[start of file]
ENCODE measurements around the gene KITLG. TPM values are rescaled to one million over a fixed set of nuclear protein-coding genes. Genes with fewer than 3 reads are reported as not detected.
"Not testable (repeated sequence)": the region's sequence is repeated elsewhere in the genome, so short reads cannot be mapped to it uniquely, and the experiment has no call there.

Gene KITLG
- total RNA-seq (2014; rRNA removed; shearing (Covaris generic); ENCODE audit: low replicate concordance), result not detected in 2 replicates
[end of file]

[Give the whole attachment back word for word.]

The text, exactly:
ENCODE measurements around the gene KITLG. TPM values are rescaled to one million over a fixed set of nuclear protein-coding genes. Genes with fewer than 3 reads are reported as not detected.
"Not testable (repeated sequence)": the region's sequence is repeated elsewhere in the genome, so short reads cannot be mapped to it uniquely, and the experiment has no call there.

Gene KITLG
- total RNA-seq (2014; rRNA removed; shearing (Covaris generic); ENCODE audit: low replicate concordance), result not detected in 2 replicates